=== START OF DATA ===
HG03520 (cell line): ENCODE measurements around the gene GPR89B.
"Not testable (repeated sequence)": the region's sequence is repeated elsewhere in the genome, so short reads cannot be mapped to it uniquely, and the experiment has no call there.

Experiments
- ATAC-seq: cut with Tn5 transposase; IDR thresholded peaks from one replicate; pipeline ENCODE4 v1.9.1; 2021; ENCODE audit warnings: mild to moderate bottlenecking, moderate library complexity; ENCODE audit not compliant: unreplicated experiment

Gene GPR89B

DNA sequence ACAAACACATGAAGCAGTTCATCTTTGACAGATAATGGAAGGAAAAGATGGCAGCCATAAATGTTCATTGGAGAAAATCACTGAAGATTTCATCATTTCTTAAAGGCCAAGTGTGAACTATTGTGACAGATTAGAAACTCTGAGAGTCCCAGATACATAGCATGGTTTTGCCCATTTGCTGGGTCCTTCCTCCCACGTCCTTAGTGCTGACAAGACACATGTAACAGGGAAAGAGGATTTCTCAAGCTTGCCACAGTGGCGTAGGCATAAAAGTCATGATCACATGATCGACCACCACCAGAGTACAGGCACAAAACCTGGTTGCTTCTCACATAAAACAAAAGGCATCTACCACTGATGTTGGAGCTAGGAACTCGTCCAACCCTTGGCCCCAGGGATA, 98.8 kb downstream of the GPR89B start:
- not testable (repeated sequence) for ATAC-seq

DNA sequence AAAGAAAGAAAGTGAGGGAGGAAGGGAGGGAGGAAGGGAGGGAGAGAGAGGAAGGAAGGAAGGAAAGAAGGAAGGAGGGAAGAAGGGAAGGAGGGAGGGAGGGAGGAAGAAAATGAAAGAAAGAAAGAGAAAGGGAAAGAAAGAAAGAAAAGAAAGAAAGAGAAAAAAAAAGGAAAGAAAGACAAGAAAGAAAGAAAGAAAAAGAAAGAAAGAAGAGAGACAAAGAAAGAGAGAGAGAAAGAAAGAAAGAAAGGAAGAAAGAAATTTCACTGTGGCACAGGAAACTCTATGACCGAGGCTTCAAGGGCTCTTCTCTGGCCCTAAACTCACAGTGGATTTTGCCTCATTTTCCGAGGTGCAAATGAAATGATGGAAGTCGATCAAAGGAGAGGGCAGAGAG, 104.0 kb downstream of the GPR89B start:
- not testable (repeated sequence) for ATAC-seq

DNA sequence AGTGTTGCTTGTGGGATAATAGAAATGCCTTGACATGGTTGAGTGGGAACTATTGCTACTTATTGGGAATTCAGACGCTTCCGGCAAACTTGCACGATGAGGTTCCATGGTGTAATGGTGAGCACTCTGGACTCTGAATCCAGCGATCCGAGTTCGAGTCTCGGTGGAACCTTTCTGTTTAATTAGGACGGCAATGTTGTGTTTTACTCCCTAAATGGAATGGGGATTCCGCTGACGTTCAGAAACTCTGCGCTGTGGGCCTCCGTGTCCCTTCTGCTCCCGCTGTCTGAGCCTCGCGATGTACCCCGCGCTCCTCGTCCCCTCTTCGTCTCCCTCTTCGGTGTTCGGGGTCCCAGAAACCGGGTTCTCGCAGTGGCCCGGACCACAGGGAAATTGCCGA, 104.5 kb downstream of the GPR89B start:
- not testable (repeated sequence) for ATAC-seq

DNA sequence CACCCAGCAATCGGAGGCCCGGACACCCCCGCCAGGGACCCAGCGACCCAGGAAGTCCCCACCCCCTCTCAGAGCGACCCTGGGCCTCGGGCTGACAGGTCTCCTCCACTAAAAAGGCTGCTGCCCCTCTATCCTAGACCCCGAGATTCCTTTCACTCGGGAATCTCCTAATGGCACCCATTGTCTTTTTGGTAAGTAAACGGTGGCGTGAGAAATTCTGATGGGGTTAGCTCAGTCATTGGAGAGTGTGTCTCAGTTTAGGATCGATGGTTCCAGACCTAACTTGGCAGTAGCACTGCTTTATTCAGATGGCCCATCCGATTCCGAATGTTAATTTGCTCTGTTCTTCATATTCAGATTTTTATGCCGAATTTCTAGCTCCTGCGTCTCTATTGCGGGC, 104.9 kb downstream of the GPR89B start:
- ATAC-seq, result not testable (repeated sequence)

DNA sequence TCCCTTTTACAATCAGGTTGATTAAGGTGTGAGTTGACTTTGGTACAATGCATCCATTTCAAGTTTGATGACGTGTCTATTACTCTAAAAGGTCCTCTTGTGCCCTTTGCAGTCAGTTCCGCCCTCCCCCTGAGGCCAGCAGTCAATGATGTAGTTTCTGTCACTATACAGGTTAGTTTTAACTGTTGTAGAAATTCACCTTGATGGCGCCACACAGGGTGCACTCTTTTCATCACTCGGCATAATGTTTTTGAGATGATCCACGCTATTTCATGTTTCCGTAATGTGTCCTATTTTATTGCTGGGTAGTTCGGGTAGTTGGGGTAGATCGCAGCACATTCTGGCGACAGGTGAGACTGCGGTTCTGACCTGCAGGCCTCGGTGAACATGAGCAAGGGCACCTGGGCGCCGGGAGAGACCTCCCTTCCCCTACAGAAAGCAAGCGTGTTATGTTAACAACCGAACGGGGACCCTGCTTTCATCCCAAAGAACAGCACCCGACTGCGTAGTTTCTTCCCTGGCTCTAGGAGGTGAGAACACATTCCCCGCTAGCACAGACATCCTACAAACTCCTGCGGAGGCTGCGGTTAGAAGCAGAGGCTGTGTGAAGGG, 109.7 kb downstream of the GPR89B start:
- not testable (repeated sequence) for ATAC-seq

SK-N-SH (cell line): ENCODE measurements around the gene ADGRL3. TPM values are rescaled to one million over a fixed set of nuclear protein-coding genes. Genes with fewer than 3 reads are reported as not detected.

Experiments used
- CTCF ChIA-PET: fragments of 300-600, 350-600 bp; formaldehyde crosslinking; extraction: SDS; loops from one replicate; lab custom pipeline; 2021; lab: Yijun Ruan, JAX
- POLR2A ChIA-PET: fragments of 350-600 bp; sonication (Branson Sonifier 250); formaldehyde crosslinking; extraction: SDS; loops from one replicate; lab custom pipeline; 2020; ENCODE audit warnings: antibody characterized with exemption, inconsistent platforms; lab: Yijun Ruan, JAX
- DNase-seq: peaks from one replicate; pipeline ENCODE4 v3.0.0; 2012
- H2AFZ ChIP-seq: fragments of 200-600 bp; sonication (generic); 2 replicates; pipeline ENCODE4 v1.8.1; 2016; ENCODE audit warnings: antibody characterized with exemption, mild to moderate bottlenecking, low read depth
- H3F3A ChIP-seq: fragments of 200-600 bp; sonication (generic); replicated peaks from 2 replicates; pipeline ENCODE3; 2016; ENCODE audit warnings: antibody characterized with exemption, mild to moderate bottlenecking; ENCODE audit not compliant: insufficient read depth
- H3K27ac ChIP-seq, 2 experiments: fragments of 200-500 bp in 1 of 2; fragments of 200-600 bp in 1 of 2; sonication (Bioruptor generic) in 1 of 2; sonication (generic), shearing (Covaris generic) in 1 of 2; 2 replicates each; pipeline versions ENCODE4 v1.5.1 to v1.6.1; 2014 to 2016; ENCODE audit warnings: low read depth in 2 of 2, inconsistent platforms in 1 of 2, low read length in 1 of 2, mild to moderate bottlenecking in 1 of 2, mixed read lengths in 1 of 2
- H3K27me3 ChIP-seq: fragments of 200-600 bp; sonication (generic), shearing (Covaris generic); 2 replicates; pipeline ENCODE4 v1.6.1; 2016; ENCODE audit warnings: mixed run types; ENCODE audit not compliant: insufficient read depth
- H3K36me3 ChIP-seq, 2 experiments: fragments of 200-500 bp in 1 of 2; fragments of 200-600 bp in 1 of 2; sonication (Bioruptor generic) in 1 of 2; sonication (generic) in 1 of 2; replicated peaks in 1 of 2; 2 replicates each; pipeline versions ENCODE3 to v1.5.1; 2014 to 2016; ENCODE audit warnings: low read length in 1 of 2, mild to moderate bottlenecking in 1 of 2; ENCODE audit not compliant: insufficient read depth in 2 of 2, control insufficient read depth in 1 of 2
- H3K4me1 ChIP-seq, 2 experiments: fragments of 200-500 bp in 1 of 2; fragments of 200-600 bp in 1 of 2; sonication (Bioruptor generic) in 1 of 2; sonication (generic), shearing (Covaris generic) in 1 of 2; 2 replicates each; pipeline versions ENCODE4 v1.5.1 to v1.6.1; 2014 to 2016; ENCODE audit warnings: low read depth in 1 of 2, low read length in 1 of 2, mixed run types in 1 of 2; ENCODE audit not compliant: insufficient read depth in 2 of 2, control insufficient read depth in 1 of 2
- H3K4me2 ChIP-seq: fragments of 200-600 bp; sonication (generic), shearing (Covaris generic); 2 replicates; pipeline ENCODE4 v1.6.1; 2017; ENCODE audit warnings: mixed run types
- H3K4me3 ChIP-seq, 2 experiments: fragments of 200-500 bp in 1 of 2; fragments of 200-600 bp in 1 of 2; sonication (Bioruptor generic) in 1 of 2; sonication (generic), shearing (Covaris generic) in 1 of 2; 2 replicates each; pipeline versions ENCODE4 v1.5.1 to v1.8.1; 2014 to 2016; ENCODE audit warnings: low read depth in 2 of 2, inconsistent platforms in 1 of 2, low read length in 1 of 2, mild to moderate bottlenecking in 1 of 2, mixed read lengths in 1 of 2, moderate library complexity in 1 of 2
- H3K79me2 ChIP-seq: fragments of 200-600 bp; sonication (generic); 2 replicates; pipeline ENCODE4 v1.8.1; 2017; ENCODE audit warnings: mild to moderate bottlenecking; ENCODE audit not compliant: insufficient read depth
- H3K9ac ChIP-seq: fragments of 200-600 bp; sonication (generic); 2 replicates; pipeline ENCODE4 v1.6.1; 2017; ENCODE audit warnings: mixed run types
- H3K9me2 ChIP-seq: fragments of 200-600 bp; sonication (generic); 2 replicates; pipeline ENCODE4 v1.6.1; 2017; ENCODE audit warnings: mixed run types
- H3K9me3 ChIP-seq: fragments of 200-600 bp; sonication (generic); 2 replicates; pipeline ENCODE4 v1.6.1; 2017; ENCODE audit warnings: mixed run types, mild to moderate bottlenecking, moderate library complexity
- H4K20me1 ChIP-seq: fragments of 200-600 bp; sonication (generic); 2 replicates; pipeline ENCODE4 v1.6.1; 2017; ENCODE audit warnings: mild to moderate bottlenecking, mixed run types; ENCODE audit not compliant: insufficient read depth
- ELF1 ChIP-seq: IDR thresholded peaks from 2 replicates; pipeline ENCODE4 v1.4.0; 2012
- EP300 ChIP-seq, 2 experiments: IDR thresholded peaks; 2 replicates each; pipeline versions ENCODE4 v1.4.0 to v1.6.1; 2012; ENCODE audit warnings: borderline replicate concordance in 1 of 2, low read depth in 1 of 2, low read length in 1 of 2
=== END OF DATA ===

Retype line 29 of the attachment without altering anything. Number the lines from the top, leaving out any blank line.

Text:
- H3K79me2 ChIP-seq: fragments of 200-600 bp; sonication (generic); 2 replicates; pipeline ENCODE4 v1.8.1; 2017; ENCODE audit warnings: mild to moderate bottlenecking; ENCODE audit not compliant: insufficient read depth